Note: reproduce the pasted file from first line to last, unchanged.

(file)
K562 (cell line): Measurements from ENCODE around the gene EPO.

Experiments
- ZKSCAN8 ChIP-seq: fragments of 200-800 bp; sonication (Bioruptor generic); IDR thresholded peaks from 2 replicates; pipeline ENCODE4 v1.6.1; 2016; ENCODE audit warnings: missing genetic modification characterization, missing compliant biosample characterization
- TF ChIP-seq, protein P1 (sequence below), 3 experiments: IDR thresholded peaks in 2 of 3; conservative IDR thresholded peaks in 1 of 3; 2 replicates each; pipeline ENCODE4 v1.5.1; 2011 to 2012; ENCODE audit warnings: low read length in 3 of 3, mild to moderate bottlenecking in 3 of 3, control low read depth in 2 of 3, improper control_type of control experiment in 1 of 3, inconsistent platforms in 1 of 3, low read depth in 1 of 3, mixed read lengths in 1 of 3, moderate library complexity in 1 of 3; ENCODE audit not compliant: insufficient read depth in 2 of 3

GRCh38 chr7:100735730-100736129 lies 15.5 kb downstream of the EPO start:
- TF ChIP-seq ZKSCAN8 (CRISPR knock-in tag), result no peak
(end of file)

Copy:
K562 (cell line): Measurements from ENCODE around the gene EPO.

Experiments
- ZKSCAN8 ChIP-seq: fragments of 200-800 bp; sonication (Bioruptor generic); IDR thresholded peaks from 2 replicates; pipeline ENCODE4 v1.6.1; 2016; ENCODE audit warnings: missing genetic modification characterization, missing compliant biosample characterization
- TF ChIP-seq, protein P1 (sequence below), 3 experiments: IDR thresholded peaks in 2 of 3; conservative IDR thresholded peaks in 1 of 3; 2 replicates each; pipeline ENCODE4 v1.5.1; 2011 to 2012; ENCODE audit warnings: low read length in 3 of 3, mild to moderate bottlenecking in 3 of 3, control low read depth in 2 of 3, improper control_type of control experiment in 1 of 3, inconsistent platforms in 1 of 3, low read depth in 1 of 3, mixed read lengths in 1 of 3, moderate library complexity in 1 of 3; ENCODE audit not compliant: insufficient read depth in 2 of 3

GRCh38 chr7:100735730-100736129 lies 15.5 kb downstream of the EPO start:
- TF ChIP-seq ZKSCAN8 (CRISPR knock-in tag), result no peak